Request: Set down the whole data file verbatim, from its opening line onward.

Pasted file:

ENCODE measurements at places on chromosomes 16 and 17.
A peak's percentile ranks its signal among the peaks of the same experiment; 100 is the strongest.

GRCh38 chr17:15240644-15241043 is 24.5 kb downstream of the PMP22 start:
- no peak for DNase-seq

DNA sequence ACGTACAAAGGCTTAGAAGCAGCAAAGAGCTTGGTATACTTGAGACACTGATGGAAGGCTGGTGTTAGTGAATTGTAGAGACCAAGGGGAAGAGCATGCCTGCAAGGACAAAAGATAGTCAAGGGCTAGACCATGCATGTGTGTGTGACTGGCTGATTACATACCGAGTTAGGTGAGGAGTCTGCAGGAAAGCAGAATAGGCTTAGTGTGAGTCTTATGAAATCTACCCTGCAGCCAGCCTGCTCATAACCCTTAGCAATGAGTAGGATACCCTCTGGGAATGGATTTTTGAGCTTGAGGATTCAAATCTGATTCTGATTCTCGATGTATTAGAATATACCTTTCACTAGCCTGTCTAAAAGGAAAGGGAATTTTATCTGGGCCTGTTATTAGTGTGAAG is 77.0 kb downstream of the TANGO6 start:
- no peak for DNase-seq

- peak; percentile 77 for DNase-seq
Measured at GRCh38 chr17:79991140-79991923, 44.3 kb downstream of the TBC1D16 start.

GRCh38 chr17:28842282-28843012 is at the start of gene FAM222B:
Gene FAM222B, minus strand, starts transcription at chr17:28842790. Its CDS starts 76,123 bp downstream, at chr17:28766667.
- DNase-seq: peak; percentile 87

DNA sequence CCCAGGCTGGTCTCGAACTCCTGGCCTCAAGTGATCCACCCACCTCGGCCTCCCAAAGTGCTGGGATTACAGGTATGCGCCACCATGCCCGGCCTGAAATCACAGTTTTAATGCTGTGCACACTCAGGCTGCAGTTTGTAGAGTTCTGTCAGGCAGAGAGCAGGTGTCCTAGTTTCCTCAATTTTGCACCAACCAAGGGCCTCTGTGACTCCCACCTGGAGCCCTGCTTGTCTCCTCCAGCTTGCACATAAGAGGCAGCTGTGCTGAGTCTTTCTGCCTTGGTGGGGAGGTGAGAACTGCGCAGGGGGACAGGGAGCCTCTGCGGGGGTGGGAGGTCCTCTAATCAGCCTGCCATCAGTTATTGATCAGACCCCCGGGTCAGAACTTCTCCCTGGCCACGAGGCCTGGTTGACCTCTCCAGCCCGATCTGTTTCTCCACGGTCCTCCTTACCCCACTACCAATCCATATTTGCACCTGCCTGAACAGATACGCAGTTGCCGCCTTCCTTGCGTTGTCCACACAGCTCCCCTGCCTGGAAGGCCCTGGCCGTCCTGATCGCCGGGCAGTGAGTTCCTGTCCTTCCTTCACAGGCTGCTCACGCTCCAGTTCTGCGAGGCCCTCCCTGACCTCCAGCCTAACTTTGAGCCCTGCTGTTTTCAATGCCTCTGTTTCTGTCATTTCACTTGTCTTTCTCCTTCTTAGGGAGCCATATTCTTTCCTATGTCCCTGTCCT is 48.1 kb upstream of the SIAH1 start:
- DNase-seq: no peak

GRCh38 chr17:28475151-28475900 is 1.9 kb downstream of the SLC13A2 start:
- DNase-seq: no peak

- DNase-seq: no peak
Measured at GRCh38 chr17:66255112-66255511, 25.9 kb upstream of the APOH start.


ENCODE measurements at places on chromosomes 16 and 17.
A peak's percentile ranks its signal among the peaks of the same experiment; 100 is the strongest.

GRCh38 chr17:15240644-15241043 is 24.5 kb downstream of the PMP22 start:
- no peak for DNase-seq

DNA sequence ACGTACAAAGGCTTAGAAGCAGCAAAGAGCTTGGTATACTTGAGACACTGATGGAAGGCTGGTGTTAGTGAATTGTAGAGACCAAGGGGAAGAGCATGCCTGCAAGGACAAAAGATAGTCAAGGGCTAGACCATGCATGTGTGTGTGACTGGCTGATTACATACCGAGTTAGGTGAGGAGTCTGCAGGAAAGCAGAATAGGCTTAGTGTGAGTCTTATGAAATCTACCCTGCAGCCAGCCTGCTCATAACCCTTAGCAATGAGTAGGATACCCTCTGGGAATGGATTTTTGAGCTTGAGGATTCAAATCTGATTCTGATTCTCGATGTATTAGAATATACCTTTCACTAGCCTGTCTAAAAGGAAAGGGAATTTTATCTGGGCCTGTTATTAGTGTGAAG is 77.0 kb downstream of the TANGO6 start:
- no peak for DNase-seq

- peak; percentile 77 for DNase-seq
Measured at GRCh38 chr17:79991140-79991923, 44.3 kb downstream of the TBC1D16 start.

GRCh38 chr17:28842282-28843012 is at the start of gene FAM222B:
Gene FAM222B, minus strand, starts transcription at chr17:28842790. Its CDS starts 76,123 bp downstream, at chr17:28766667.
- DNase-seq: peak; percentile 87

DNA sequence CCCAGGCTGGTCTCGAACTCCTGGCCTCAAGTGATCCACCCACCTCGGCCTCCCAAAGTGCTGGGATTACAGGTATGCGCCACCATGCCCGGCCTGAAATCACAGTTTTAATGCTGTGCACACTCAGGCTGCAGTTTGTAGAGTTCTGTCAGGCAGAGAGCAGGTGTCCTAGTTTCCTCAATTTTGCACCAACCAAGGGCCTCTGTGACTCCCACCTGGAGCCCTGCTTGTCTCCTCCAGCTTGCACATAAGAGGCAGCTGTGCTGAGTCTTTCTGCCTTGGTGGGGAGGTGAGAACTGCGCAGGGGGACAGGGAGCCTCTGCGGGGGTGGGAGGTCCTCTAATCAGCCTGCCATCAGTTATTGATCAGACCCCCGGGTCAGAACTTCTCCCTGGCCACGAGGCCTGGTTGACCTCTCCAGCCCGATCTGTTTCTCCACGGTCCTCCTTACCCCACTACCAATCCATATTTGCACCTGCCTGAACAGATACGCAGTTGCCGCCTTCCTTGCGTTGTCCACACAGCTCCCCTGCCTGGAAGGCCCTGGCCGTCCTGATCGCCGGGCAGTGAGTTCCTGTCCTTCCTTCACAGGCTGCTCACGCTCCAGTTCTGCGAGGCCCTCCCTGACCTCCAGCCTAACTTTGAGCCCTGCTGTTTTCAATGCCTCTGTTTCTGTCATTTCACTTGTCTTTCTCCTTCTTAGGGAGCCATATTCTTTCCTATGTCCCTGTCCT is 48.1 kb upstream of the SIAH1 start:
- DNase-seq: no peak

GRCh38 chr17:28475151-28475900 is 1.9 kb downstream of the SLC13A2 start:
- DNase-seq: no peak

- DNase-seq: no peak
Measured at GRCh38 chr17:66255112-66255511, 25.9 kb upstream of the APOH start.